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One of the problems with surveys and questionnaires is how honest respondents are — or whether they’re too honest.

That came to mind reading a report from professional services firm Accenture released today of a survey of 2,000 security executives in 15 countries around the world. Roughly one in three “focused and targeted breach attempts” succeeded, they said Then, the report adds, 75 per cent said they were confident in their cyber security strategies.

“This dissonance may partially result from attempts to toe the company line, but it reveals a cyber security disconnect,” the report concludes.

But later on there’s another number the report throws in:  Two out of three respondents say they lack confidence in their organizations’ abilities to monitor internally for breach activities, that is, for insider threats.

This is confusing.

Then there’s an interesting use of terms. The successful attacks weren’t spray and pray spam, but targeted. Given that more attacks on organizations are random, that might account for infosec pros being relatively confident they’re on the right path.

On the other hand, the report may be right about towing the company line: Who wants to admit, even in an anonymous survey, they don’t have confidence in their strategy? After all, your organization isn’t penetrated every day is it? …

But another way of looking at it is this: Accenture figures on average an organization will face more than a hundred focused and targeted breach attempts every year. If survey respondents say one in three of these will result in a successful security breach, that’s two to three effective attacks per month.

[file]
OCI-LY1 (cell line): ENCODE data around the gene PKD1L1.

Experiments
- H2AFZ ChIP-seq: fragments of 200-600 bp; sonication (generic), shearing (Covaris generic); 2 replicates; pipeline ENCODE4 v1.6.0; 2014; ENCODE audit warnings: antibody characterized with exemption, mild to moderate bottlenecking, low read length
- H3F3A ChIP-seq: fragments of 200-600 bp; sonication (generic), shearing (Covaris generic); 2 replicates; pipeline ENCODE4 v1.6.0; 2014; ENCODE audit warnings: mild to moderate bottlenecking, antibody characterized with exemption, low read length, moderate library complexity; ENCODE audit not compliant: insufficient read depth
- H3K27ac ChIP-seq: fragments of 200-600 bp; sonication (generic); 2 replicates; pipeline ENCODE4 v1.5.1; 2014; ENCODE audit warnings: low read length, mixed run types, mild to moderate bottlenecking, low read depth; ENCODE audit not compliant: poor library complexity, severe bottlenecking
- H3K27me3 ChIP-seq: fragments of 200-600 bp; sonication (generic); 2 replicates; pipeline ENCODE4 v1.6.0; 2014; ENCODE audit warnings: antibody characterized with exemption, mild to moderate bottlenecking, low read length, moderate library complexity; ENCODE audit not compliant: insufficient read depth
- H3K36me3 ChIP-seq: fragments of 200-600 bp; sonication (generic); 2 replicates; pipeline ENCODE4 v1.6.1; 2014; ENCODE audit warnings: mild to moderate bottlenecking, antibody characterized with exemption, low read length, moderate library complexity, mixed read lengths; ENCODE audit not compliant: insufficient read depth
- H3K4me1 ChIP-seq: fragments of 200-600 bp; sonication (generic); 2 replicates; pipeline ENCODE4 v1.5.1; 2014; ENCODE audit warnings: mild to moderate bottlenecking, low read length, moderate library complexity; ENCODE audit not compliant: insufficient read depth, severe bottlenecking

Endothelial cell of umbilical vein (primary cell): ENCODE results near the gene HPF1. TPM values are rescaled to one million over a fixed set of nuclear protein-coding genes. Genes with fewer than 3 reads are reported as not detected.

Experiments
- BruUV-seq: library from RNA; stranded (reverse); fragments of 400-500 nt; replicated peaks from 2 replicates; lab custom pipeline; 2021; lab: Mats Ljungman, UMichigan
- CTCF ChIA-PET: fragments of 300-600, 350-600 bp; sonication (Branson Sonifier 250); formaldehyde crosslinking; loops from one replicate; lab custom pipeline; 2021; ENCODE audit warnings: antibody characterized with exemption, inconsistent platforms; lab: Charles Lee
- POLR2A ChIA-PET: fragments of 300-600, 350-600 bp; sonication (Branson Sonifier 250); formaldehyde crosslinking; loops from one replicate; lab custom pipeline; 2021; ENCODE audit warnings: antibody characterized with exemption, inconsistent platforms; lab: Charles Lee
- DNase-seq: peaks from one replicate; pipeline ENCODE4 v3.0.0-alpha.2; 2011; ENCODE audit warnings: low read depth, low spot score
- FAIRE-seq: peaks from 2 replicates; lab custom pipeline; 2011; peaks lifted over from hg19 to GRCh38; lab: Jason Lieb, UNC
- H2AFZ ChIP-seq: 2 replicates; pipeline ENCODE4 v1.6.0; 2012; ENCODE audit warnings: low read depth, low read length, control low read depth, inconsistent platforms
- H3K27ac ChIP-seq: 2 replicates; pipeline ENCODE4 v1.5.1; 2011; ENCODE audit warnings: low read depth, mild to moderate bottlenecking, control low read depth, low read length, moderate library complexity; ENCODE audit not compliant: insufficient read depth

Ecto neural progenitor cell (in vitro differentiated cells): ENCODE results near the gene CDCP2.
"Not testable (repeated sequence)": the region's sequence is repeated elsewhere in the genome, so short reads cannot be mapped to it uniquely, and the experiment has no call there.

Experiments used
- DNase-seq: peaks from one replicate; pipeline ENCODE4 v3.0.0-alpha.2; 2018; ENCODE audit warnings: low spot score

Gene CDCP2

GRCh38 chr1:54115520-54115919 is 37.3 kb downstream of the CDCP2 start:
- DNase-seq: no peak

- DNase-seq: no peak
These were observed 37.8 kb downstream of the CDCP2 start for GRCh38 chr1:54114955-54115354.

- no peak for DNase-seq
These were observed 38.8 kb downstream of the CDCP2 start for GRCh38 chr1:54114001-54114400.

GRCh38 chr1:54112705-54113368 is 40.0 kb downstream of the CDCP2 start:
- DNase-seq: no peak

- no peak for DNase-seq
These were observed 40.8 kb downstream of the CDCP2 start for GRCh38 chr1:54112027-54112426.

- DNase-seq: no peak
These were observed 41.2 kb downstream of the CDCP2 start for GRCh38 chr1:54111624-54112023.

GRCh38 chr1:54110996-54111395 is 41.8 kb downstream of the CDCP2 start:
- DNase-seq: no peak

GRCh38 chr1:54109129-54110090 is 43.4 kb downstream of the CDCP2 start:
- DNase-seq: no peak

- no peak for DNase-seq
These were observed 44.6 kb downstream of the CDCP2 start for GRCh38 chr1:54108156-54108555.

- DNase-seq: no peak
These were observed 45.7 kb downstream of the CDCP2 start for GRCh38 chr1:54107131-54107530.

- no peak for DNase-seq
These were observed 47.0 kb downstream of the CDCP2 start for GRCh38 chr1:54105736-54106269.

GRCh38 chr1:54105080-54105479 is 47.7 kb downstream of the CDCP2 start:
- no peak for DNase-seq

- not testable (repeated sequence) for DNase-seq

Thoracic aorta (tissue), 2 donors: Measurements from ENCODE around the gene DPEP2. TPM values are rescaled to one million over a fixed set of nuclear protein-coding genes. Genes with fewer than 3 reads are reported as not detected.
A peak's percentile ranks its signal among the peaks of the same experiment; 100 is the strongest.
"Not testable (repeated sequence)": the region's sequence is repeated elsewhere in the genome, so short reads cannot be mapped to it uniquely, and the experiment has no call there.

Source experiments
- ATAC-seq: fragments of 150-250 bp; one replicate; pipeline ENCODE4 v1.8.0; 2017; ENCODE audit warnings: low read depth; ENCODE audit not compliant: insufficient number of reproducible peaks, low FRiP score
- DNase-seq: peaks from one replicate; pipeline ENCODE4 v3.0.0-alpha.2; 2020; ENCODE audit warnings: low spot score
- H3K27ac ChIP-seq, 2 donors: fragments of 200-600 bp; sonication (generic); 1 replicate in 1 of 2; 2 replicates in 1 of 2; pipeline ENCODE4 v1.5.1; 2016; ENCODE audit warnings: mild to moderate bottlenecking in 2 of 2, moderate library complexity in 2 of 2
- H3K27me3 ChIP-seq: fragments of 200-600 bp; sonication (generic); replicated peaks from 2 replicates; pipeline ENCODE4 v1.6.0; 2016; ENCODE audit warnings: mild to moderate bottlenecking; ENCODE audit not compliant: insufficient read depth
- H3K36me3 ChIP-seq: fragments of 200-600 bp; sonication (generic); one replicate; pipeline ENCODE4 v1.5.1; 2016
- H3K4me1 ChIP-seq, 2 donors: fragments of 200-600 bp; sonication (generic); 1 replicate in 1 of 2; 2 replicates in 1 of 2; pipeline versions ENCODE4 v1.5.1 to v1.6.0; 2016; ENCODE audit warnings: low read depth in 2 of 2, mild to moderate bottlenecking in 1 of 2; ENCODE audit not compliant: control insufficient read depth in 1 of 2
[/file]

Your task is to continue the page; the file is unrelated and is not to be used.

The report throws in two other factors to consider: First, as often reported, that it takes some time before a breach is discovered, meaning the attacker has lots of time to roam around the network; and second — again as often reported — often the breach isn’t discovered by the IT staff but by employees or outsiders (police, security researchers).

So assuming there is a gap between infosec pros’ confidence in their strategies and the reality of several effective attacks a month, how does it get reduced? Accenture recommends tried and true solutions: An end-to-end approach to cyber security that considers threats relevant to the organization, minimizing business exposure and focusing on protecting priority assets.

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To start, the report says, organizations need to answer these critical questions in order to re-frame their cyber security perceptions:

• Are you confident that you have identified all priority business data assets and their location?

• Are you able to defend the organization from a motivated adversary?

• Do you have the tools and techniques to react and respond to a targeted attack?

• Do you know what the adversary(s) is (are) really after?

• How often does your organization practice its plan to get better at responses?

• How do these attacks affect your business?

• Do you have the right alignment, structure, team members, and other resources to execute your cybersecurity mission?

“Effective cybersecurity requires organizations to achieve greater maturity and improve its ability to protect the business from devastating losses,” the report concludes. “Organizations that tie cyber security efforts to real business needs will gain justifiable confidence in their ability to deal with cyber threats. “